The Google Pixel 3 is a fantastic camera phone, even though it is one of those rare handsets that has just one lens on the back. The new Night Sight feature confirms this.
Night Sight is a feature that was teased at the Pixel 3 launch but has been one Google has been slow to release. The reason for this isn’t certain. But it’s clear that Google didn’t want the world to think that Night Sight is a function that’s just for its Pixel 3 range, as it will also be available on all of the other Pixel phones.
We were given a pre-release version of the feature (an official one and not a workaround that did the rounds recently) and it’s very impressive.
This selfie was taken in a dark corner, with a little bit of streetlight glare in the background. Normal camera mode picked out some detail but the overall quality is dark and subdued. Turn on Night Sight, and it's like dawn has broken. Colors are bright and while there's detail lost in the face, the effect is bold and bright.
Taking an image of this hedgerow was a real struggle for the normal camera mode on the Google Pixel 3. The picture's palette is muggy and mostly in shadow. When Night Sight was flicked on, it took a little longer to take the shot but there's a real vibrancy there.
This is Google's AI algorithm at work, and it really is jaw dropping just how much light and detailed is added. Just look at the way the feature has picked out the greens and browns of the leaves in the foreground.
We also took the feature for a test run around London, capturing some of the capital’s best-known landmarks. The results we got back were fantastic. While the Google Pixel 3 did a decent job of capturing the night without the feature, switch it on and there’s much more detail in the shots. As you can see from the photo of the building, the sky is visibly lighter, with more cloud detail and the lights in the building sparkle that little bit more.
When taking a shot of the London Eye, the exposure time was only a few seconds but the results are a much punchier red around the rim of the wheel, while the spokes in the middle are far more detailed than with the Night Sight feature on.
The reason for the varying exposure times is actually due to how much handshake there is when you are taking an image.
Before the shutter button is even pressed, Night Sight will measure your natural hand shake, and take into account any other motion in the scene. If the phone is fairly stable then, Night Sight will take more time capturing the light. If there’s a lot of movement, then it will use a shorter exposures and this minimizes motion blur.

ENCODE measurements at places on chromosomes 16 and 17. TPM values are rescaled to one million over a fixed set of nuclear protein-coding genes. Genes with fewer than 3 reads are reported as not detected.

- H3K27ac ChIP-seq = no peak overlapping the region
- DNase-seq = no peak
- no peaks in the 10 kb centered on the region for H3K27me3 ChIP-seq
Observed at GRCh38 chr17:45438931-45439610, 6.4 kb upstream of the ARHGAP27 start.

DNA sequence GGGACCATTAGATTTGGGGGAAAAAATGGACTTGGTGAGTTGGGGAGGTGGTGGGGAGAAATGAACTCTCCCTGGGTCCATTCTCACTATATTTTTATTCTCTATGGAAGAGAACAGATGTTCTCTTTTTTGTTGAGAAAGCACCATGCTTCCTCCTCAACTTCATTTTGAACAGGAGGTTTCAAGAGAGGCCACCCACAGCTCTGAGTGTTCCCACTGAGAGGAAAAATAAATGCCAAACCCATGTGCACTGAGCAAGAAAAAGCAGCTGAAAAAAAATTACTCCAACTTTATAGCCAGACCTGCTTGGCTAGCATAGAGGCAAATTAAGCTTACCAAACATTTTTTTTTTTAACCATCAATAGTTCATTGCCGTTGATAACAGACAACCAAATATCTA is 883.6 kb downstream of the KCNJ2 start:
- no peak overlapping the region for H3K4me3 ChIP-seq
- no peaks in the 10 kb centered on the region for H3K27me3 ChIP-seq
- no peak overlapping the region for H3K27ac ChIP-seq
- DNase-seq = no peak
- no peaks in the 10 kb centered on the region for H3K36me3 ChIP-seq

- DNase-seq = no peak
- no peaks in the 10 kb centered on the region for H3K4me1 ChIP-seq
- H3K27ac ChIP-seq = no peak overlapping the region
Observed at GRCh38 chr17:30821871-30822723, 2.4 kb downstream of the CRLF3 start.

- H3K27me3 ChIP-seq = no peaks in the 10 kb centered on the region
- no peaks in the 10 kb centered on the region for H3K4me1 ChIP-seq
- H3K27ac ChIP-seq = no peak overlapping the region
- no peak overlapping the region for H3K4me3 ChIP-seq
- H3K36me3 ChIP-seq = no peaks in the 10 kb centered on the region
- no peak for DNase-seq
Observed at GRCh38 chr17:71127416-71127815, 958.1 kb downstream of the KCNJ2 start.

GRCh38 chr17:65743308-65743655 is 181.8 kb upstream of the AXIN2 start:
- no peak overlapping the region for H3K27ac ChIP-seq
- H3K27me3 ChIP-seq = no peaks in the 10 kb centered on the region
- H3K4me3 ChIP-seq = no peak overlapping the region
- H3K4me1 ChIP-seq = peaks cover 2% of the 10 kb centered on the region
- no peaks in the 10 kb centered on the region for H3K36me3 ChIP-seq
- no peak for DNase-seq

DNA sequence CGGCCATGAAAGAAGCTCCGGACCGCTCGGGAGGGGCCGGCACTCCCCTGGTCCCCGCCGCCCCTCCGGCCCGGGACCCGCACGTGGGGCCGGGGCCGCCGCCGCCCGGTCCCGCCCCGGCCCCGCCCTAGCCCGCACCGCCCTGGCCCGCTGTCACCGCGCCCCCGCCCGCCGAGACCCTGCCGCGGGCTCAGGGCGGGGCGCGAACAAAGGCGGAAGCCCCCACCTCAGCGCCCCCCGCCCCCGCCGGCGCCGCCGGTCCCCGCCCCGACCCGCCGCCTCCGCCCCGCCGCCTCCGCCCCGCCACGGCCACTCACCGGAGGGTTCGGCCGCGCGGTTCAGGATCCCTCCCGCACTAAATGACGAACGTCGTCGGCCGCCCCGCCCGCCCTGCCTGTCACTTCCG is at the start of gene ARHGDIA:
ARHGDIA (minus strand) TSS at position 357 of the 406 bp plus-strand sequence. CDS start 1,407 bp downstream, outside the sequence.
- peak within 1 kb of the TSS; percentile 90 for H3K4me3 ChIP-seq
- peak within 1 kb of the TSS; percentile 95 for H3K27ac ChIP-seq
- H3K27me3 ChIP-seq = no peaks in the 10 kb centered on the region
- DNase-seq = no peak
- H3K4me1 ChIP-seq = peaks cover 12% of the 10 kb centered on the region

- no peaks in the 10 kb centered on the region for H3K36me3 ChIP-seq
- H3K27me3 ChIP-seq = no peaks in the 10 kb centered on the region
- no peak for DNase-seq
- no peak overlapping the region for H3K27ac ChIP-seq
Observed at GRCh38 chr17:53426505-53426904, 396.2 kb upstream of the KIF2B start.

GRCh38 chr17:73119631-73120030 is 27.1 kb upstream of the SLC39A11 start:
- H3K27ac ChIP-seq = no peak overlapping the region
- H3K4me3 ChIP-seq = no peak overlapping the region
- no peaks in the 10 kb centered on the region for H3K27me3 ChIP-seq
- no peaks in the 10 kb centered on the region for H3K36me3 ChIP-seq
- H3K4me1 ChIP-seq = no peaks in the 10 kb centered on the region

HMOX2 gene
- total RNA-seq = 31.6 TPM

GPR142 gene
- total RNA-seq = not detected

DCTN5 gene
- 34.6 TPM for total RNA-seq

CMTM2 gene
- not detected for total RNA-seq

In our tests, it was clear that Night Sight offers up a much brighter image. When we went to New Scotland Yard, the headquarters of London’s Metropolitan police, the logo on the sign was enhanced massively by Night Sight.
When shooting on Night Sight, you can actually see how long the exposure time is because there’s a progression wheel when taking images at night. Google believes that you can go as low as 0.3 Lux with Night Sight but to take images like this you will need to use a tripod with your phone. While this is something we have yet to test, the technology really shone for us in our tests.
When taking an image of Westminster Cathedral, it’s apparent in the Night Sight version that there is more reflection in the puddle in the foreground and the buildings to the right of the cathedral have more detail.
This was, however, a fairly well lit shot (even though it was taken at night). Night Sight couldn’t quite combat the lens flare of the street light. and this is something Google notes that having too many bright lights in the shot will lessen the quality of the image.
On the flipside of this, Night Sight isn’t night vision. It hasn’t been created to help you see in the dark, so there needs to be some available light in the image for it to work effectively.
We also occasionally found that Night Sight would struggle a little with its focus. But there is ‘near’ and ‘far’ focus functionality available in the feature. When we toggled this option, the results certainly improved.
To coincide with the launch, Google has released a blog post that details the technology behind Night Sight. In short, the feature works by taking a number of shots to ape a long exposure. It then stitches these together and uses AI to to add in color where needed.
Google is confident that it has created a substantial feature here, explaining: “Night Sight is designed to capture true-to-life photos, adapting to the various lighting conditions you’ll see at night. Using machine learning, Night Sight balances the color of your photo, so that objects show their natural color at night.”
Night Sight is rolling out to all Pixel phones in the coming days.
Credit: Tom's Guide